M5 crash: Reaction from witnesses
A major crash involving 34 vehicles on the M5 near Taunton in Somerset has left at least seven people dead and more than 50 injured, police have said.
Officers said the crash, which happened close to junction 25 northbound at about 20:30 GMT on Friday, led to "one massive fireball" at the scene.
There were reports of heavy rain and fog in the area at the time of the crash, which emergency services described as "the worst road traffic collision anyone can remember".
Witnesses and people who were near the scene of the crash have been telling the BBC what they saw.
Tom Hamill, of Wells, helped rescue a young child from a car after managing to stop his own vehicle.
He said: "I clambered out of the car and the first thing I heard was a mother of a small 18-month-old baby shouting 'take my baby, take my baby - my husband's trapped inside the car!'
"So I took the baby and carried it over the central reservation. It was really terrifying at that point.
"As I crossed over to the other side of the road a bit of a bumper, a piece of debris, flew over the top of our heads. Fortunately it didn't hit us but it was inches away.
"I'd slowed right down and had veered into the central reservation and I think that saved our lives - the fog lifted and I saw utter carnage.
"The thing that made me realise how bad it was, was you could hear the thud of cars hitting into lorries.
"One car overtook us going at about 60 or 70 miles an hour and just crashed straight into a lorry."
Coach driver Michael Wagner said he had "never seen anything like this".
He said: "There were lots of lorries on fire. There was a car underneath one of the lorries.
"It looked like two lorries had jack-knifed at the front. In all, there must have been eight or nine lorries and 15 cars behind them. There was smoke and flames everywhere."
Bev Davis, who lives close to the motorway, said she had been in a field looking after her horses, which had been startled by a nearby fireworks display, when she heard the crash.
"All we could hear was the sound of a horn and then the flames got so high so quickly and the noise was horrific," she said.
"There were explosions of what I think must have been tyres - it was as though the fireworks were starting again but we knew they had finished.
"From where we were standing we could only see what was directly in front of us because the flames and smoke were smothering everything.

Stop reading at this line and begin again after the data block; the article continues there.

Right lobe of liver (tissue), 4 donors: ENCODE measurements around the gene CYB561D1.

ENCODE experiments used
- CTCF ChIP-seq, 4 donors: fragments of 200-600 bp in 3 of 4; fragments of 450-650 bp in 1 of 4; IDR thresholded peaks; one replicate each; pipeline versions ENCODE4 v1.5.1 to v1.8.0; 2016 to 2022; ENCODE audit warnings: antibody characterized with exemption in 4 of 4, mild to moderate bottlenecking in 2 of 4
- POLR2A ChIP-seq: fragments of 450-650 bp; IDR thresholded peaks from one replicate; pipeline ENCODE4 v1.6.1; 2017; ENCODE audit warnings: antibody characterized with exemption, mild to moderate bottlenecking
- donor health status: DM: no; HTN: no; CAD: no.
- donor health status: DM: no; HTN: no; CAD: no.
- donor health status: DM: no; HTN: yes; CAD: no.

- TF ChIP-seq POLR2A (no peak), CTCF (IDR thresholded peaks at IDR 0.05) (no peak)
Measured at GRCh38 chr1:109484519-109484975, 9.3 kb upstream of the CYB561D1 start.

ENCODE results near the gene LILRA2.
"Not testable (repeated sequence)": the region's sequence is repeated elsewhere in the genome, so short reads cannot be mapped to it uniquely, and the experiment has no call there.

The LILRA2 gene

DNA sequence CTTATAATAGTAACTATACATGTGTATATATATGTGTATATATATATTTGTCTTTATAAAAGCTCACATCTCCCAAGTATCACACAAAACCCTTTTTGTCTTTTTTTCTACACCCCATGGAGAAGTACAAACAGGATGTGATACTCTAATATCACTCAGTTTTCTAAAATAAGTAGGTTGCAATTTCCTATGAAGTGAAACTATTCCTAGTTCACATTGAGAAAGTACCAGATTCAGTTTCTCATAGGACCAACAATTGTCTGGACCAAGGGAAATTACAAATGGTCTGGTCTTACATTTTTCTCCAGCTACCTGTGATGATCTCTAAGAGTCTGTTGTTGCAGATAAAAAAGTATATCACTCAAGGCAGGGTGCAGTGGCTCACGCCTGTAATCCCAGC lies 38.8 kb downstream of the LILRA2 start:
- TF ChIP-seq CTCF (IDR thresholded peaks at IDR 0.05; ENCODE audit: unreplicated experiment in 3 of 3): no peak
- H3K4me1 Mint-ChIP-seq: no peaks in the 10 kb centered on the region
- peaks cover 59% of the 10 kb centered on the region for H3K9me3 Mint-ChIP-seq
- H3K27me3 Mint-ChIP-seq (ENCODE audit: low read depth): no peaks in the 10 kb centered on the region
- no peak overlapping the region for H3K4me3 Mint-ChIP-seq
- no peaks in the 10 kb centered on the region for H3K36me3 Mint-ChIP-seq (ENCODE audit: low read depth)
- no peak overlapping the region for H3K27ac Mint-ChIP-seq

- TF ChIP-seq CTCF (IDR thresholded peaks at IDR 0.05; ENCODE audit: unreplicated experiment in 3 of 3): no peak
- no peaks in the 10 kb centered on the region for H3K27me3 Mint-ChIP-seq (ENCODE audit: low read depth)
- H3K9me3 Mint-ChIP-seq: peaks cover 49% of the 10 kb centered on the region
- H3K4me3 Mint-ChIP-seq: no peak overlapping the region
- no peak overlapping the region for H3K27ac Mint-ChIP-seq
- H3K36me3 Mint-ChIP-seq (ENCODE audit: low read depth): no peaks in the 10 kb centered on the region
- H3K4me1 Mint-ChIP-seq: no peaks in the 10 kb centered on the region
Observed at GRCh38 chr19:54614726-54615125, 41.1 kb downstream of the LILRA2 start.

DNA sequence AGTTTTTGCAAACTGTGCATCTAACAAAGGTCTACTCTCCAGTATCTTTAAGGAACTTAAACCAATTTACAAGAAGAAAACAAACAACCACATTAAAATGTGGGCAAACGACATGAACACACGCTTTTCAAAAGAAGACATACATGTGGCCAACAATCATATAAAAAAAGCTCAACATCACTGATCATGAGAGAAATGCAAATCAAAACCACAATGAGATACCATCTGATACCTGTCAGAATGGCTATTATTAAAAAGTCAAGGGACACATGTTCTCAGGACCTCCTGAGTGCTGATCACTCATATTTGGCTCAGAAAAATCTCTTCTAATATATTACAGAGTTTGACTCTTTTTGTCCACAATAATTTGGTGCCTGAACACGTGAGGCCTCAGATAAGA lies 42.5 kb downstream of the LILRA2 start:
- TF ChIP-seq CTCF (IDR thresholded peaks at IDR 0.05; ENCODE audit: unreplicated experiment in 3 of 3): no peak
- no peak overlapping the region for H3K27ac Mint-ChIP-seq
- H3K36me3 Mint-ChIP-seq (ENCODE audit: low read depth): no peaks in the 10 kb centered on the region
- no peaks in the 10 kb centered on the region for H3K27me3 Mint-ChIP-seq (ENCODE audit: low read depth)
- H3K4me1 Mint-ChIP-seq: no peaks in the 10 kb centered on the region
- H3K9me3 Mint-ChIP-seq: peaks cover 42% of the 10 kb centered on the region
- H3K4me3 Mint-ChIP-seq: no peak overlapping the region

"There must have been 200m-worth of fire - plumes of smoke were going up and everything was red."
Jaysen Sharpe, who had been at nearby Taunton Rugby Club which had been hosting a fireworks display at about the time of the crash, said: "I could see a number of explosions.
"Petrol tanks I believe were going up - black smoke going up. There were a number of heavy vehicles that were on fire in the accident.
"I believe it was due to the fog and roads were wet.
"It was a really foggy night. Headlights weren't making a difference at all."
Amanda George, a former police officer, told the BBC: "We heard this crash and the explosion, I believe it was probably a lorry that had burst into flames.
"There was probably 50 to 100ft of vehicles and from one end to the other you could see fire.
"Our children initially thought it was a bonfire, that's how large it was.
"Three or four people ran across the field who had taken into account what was going on.
"It was a massive, massive fire.
"I've attended road traffic accidents in the past and the magnitude of it will have an impact on people for a long time to come."
Motorist Tom Raeburn was driving behind the vehicles involved in the crash.
He said: "We sort of noticed all the brake lights coming on, came to a stop and saw the flames which all of a sudden came out.
"Everything was coming to a stop and I suppose our first reaction was that we wanted to get out and run really, sort of run as fast as we could towards the flames and the stuff piling up but there's nothing really we could do."
Local resident Becky Widdicombe said: "It is not a busy stretch of road at this time of year. It's very surprising, not what I would expect to see on a Friday night.
"It's not a nice scene at all. People are trying not to speculate because of the seriousness of the situation."
Gary Birch, the pastor at a nearby church, said: "It's an eerie feeling in the village next to the motorway today.
"Here in Creech St Michael, we usually hear the hum of the motorway, but nothing this morning.
"Last night I watched the fireworks at the rugby club, right next to the motorway where the incident took place.
"I hoped the masses of smoke heading across the M5 wouldn't affect it, but it seems it may have.
"It was not raining, but the roads were wet.
"It was foggy in places last evening."
Local resident Verity Smart said: "We live right down the road from where this occurred and it has deeply affected the immediate community. We have just got back from the area beside Sainsbury's car park in Taunton, Somerset which is parallel to much of the tragic pile up on the M5.
"You could very clearly hear the emergency services and see flashing lights. You could also hear all the chatter on the radio and it was very calm and professional, from what we heard."